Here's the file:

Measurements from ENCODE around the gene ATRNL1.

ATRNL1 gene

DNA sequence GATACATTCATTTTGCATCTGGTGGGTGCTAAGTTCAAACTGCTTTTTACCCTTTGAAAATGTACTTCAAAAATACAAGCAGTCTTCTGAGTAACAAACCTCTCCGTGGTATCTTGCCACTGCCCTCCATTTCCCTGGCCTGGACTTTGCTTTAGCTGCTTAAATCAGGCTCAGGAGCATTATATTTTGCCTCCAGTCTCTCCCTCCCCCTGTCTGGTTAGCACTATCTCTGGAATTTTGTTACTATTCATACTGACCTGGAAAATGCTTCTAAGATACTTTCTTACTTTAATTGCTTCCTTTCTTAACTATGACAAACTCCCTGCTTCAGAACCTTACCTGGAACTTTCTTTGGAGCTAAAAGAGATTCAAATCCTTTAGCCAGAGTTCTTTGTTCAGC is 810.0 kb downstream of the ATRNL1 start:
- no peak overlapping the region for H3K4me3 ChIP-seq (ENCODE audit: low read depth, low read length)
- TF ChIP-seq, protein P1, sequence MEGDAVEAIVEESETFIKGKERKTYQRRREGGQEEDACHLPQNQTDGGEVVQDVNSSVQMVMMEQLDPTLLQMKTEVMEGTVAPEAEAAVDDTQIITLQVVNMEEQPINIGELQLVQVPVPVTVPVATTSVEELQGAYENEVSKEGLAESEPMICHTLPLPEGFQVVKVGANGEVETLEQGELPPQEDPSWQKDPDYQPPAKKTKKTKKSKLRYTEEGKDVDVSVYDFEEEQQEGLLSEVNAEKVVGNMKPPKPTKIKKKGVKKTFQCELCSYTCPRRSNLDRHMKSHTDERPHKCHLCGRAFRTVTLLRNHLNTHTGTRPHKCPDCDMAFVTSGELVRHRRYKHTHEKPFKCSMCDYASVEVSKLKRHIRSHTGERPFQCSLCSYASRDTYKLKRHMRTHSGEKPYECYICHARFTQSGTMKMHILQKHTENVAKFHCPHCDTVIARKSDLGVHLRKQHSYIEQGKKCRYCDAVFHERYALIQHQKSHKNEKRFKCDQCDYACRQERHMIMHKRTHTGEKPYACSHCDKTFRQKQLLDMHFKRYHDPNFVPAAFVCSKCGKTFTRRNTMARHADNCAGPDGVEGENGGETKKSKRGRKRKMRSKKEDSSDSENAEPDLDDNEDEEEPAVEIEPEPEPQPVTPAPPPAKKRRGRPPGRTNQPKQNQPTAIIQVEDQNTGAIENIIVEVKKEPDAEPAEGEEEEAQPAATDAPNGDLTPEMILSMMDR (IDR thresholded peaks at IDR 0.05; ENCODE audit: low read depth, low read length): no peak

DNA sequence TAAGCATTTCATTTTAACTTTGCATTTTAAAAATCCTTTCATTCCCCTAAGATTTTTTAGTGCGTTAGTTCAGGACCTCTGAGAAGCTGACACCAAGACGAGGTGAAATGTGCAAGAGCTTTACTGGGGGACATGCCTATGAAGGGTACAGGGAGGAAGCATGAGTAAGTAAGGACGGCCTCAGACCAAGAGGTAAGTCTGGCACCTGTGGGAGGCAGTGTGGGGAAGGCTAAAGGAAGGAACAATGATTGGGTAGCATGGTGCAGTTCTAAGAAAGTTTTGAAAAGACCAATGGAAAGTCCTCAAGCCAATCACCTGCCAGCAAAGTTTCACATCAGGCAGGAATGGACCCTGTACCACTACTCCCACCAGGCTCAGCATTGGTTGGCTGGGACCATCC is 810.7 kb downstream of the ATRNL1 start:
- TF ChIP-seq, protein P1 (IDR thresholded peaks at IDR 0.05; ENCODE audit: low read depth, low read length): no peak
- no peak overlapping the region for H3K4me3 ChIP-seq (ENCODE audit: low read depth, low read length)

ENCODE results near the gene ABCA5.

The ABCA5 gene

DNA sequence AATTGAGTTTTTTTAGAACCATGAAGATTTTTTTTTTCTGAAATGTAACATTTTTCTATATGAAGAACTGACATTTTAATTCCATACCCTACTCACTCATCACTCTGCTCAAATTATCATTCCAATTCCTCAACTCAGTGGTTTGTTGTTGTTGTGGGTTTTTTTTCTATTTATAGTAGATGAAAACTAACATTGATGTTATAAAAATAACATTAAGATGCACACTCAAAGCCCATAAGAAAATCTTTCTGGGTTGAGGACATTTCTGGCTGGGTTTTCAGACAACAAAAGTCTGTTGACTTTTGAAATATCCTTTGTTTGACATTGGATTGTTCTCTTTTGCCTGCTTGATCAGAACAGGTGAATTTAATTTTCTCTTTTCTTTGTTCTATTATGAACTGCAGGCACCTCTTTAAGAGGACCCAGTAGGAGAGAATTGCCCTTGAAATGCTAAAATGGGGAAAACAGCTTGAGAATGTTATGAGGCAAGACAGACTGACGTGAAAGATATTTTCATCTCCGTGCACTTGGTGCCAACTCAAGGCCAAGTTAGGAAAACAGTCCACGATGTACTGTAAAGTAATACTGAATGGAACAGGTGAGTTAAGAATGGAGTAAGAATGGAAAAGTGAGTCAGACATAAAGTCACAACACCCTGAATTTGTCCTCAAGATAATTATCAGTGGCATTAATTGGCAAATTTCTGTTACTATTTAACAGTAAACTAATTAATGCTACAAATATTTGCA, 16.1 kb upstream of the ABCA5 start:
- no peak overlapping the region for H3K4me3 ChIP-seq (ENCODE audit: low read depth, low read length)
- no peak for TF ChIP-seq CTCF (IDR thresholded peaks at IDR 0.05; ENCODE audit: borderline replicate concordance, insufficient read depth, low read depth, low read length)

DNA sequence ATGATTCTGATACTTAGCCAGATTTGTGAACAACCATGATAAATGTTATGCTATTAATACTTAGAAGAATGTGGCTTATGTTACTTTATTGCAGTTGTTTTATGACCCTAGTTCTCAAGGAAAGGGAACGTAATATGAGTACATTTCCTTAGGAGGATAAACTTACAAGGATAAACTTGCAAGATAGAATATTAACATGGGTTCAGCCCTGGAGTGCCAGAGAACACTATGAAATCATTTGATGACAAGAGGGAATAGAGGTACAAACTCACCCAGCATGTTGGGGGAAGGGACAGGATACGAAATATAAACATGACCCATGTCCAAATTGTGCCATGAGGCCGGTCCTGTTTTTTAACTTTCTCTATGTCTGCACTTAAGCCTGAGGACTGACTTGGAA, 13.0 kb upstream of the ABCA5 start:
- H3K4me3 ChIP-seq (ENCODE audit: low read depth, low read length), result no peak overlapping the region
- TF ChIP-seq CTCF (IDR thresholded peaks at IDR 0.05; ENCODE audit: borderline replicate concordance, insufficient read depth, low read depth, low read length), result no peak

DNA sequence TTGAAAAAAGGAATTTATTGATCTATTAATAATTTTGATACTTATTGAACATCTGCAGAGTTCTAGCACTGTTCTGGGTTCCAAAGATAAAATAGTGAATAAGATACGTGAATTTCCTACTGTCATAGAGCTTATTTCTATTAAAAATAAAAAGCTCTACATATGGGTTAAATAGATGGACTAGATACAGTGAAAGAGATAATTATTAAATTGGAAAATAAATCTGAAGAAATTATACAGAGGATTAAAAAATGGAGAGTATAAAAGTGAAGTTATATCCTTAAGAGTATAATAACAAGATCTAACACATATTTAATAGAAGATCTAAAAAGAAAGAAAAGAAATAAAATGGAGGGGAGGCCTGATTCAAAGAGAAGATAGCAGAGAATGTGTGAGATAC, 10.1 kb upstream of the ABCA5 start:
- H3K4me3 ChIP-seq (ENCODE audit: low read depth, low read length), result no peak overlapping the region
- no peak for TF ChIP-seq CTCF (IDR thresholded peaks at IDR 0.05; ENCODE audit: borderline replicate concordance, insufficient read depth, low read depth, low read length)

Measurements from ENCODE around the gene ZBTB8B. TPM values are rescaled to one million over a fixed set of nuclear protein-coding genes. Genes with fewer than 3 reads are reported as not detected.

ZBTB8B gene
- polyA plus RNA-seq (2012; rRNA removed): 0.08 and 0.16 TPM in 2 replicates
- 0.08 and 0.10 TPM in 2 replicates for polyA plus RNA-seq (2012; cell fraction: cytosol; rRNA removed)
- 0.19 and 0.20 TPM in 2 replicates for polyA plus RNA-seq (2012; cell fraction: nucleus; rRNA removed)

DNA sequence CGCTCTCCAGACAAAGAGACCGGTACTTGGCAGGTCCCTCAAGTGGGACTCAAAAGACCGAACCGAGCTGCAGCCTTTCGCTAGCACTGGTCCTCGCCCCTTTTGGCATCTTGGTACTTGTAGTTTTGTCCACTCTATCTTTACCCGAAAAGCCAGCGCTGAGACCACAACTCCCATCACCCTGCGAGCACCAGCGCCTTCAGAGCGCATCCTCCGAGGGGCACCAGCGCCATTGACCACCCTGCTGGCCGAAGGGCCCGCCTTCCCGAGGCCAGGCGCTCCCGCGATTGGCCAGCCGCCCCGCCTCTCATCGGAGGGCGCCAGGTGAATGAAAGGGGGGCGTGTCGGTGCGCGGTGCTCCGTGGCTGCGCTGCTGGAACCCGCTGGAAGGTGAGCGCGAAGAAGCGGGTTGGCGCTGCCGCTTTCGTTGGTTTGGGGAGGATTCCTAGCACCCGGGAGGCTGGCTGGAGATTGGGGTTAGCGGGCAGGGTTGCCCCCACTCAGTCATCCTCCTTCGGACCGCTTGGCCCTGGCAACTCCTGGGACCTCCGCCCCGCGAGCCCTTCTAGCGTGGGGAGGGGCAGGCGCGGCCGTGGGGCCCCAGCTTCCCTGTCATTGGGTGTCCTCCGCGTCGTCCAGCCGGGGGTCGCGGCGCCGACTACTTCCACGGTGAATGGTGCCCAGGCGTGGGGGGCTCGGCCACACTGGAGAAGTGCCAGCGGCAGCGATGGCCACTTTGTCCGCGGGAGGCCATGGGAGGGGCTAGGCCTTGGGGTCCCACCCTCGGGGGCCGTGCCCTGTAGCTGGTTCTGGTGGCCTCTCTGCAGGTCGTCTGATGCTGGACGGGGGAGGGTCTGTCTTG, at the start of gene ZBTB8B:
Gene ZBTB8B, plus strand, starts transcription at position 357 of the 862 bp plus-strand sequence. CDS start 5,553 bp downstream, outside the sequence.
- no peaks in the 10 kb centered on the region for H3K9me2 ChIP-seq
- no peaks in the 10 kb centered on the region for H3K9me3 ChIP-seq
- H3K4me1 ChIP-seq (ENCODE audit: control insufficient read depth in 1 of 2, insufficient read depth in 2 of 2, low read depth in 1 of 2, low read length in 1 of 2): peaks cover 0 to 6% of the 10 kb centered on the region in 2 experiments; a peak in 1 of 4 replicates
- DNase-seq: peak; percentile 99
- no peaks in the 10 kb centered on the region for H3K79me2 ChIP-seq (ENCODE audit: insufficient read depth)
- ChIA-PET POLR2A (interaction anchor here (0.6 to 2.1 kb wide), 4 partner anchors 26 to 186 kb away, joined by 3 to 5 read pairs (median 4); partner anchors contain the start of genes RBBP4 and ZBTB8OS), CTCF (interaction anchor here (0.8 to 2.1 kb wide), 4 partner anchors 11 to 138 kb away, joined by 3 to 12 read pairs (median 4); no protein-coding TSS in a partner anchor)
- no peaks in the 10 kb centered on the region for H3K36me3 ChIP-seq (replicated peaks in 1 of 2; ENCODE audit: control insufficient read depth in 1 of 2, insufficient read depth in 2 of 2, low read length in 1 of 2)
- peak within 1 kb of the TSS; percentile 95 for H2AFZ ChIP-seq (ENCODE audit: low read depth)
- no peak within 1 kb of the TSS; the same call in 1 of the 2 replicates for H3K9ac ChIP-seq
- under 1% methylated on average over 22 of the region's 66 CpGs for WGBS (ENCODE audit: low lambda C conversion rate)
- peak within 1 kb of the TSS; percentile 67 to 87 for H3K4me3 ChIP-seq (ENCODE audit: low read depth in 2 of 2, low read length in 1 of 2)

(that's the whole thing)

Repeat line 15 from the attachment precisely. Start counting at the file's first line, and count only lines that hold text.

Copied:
- H3K4me3 ChIP-seq (ENCODE audit: low read depth, low read length), result no peak overlapping the region